Like the movies, the veterans’ version leaves the Vietnamese, except as gooks and whores, conspicuously absent. As a counterpoint presenting a Vietnamese perspective, Le Ly Hayslip’s When Heaven and Earth Changed Places (1990) is often mentioned. On the cover of Hayslip’s book we are informed that Oliver Stone’s Heaven and Earth, the last of his Vietnam War movie trilogy, is based on it. Lonely Planet also provides us with this fact: ‘[the book] by Le Ly Hayslip [has] been made into a fascinating movie’ (Storey and Robinson, 1997: 96). One war-tourist, who said he used to be obsessed by the war, highly recommended Hayslip’s book to some fellow travellers. When describing it he claimed Hayslip’s autobiographical story was ﬁctitious: ‘[Hayslip] is educated, not some farm girl’. As it turned out he had not read the book but he had seen the movie. In the movie Stone has, through ethnocentric selection and rewriting, deprived the story of much of its original Vietnamese perspective. Through the emphasis in Lonely Planet on the fascinating movie, the reference to the cinematic war rather than the real war on the cover of Hayslip’s book, and the sheer persuasiveness of Hollywood realities, Stone’s American cinematic war becomes the original, the Vietnamese book becomes the copy while the realities of the war and its aftermath are dropped off on the border to oblivion. These kinds of reversed chains of representations suggest how phantasms are primary. With them we travel all the way to Vietnam to buy T-shirts saying ‘Good Morning, Vietnam!’ Even when the ‘(t)here’ is identiﬁed as phantasmic, it can be difﬁcult to eschew it. Journalist Justin Wintle set out to ﬁnd the Vietnam that ‘has become, culturally, off limits [and] is never even given a chance [in Hollywood movies]’. But as his biased imagination turned a fan into helicopter blades, he reluctantly confessed: ‘[g]etting away from the war was not...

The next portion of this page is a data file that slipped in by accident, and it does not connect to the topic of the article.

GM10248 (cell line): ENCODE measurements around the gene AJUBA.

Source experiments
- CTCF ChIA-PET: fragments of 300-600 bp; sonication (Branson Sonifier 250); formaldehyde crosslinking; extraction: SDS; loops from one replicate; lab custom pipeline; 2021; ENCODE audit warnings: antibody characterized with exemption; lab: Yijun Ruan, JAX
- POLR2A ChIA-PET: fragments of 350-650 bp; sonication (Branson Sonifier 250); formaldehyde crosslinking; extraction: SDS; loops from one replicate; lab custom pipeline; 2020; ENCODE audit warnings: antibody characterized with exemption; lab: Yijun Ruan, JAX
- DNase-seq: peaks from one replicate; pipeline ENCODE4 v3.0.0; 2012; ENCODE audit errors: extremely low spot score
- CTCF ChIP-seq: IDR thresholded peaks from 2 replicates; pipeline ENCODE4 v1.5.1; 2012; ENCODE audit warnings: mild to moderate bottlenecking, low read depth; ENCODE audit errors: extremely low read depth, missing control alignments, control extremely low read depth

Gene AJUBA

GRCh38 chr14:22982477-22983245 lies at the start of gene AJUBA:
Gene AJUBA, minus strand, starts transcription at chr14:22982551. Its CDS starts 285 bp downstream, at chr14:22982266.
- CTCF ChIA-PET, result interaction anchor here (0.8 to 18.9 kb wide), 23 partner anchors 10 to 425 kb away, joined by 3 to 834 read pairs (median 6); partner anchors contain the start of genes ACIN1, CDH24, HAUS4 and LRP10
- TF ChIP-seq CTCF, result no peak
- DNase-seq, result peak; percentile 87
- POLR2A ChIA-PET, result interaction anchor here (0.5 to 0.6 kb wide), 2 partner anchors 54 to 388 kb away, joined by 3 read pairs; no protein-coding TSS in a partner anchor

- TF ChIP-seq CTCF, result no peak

as easy as I had imagined’ (1991: xiii, xiv). All examples above show how Vietnam is not the site itself but a sign of itself. But this view will, at some point, be contested. Below we will look at local representations of the War, which might contest globalized phantasms.
‘Uh-huh. You want to see?’...
The girl was indeed naked, and aged somewhere between ten and twelve.
She was running down a country road.
Mister Duck leant over and put his mouth to my ear. ‘You can see everything!’ he whispered excitedly.
‘You certainly can,’ I agreed.
‘Everything! All her bits!’ He started giggling and rolled forwards with his hand over his mouth. ‘Everything!’ ‘Yes,’ I said, but I was suddenly feeling uncertain. There was something puzzling about the photo.